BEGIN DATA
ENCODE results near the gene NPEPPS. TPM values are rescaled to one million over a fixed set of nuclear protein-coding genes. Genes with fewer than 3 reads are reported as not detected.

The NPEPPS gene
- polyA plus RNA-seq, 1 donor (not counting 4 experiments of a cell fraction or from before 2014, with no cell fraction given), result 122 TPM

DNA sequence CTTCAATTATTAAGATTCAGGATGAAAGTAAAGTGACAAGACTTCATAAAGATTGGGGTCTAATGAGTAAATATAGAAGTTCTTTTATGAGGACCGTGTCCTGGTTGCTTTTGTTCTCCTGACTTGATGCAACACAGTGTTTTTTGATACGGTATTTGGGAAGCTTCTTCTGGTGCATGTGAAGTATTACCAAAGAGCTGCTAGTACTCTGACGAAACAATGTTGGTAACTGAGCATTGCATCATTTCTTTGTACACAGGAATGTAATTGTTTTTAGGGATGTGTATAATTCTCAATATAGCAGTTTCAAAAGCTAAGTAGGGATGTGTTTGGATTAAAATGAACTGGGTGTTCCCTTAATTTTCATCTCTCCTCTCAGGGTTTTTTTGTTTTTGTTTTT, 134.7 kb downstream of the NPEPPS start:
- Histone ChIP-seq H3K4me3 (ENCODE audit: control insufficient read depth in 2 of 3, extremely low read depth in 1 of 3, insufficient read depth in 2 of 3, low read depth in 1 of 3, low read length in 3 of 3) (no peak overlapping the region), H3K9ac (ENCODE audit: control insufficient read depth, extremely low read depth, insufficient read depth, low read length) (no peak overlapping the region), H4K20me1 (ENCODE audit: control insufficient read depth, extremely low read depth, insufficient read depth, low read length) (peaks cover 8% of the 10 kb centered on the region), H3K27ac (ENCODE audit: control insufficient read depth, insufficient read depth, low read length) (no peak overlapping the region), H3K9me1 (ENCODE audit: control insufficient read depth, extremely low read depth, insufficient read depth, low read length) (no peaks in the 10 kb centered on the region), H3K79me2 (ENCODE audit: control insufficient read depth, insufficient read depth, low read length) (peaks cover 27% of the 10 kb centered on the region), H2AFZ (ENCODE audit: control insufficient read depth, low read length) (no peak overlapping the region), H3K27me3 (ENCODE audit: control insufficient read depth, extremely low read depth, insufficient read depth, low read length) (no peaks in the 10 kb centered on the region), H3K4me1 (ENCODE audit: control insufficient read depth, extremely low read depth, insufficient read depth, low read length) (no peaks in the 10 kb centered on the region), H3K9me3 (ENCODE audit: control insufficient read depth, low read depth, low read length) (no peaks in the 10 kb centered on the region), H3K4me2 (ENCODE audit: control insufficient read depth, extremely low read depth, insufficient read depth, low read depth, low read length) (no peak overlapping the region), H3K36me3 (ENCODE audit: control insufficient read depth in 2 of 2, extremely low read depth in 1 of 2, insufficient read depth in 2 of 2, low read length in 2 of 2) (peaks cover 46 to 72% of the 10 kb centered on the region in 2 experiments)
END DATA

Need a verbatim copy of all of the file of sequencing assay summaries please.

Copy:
ENCODE results near the gene NPEPPS. TPM values are rescaled to one million over a fixed set of nuclear protein-coding genes. Genes with fewer than 3 reads are reported as not detected.

The NPEPPS gene
- polyA plus RNA-seq, 1 donor (not counting 4 experiments of a cell fraction or from before 2014, with no cell fraction given), result 122 TPM

DNA sequence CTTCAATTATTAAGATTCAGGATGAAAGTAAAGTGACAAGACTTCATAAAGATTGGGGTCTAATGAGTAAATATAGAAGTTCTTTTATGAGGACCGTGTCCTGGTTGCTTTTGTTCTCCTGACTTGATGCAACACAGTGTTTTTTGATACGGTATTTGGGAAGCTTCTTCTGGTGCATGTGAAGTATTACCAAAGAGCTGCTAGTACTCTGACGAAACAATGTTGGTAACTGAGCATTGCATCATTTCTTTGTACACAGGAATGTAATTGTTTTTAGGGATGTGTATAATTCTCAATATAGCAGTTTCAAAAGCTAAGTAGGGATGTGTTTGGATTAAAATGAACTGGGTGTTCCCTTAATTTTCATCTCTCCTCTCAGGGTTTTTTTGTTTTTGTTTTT, 134.7 kb downstream of the NPEPPS start:
- Histone ChIP-seq H3K4me3 (ENCODE audit: control insufficient read depth in 2 of 3, extremely low read depth in 1 of 3, insufficient read depth in 2 of 3, low read depth in 1 of 3, low read length in 3 of 3) (no peak overlapping the region), H3K9ac (ENCODE audit: control insufficient read depth, extremely low read depth, insufficient read depth, low read length) (no peak overlapping the region), H4K20me1 (ENCODE audit: control insufficient read depth, extremely low read depth, insufficient read depth, low read length) (peaks cover 8% of the 10 kb centered on the region), H3K27ac (ENCODE audit: control insufficient read depth, insufficient read depth, low read length) (no peak overlapping the region), H3K9me1 (ENCODE audit: control insufficient read depth, extremely low read depth, insufficient read depth, low read length) (no peaks in the 10 kb centered on the region), H3K79me2 (ENCODE audit: control insufficient read depth, insufficient read depth, low read length) (peaks cover 27% of the 10 kb centered on the region), H2AFZ (ENCODE audit: control insufficient read depth, low read length) (no peak overlapping the region), H3K27me3 (ENCODE audit: control insufficient read depth, extremely low read depth, insufficient read depth, low read length) (no peaks in the 10 kb centered on the region), H3K4me1 (ENCODE audit: control insufficient read depth, extremely low read depth, insufficient read depth, low read length) (no peaks in the 10 kb centered on the region), H3K9me3 (ENCODE audit: control insufficient read depth, low read depth, low read length) (no peaks in the 10 kb centered on the region), H3K4me2 (ENCODE audit: control insufficient read depth, extremely low read depth, insufficient read depth, low read depth, low read length) (no peak overlapping the region), H3K36me3 (ENCODE audit: control insufficient read depth in 2 of 2, extremely low read depth in 1 of 2, insufficient read depth in 2 of 2, low read length in 2 of 2) (peaks cover 46 to 72% of the 10 kb centered on the region in 2 experiments)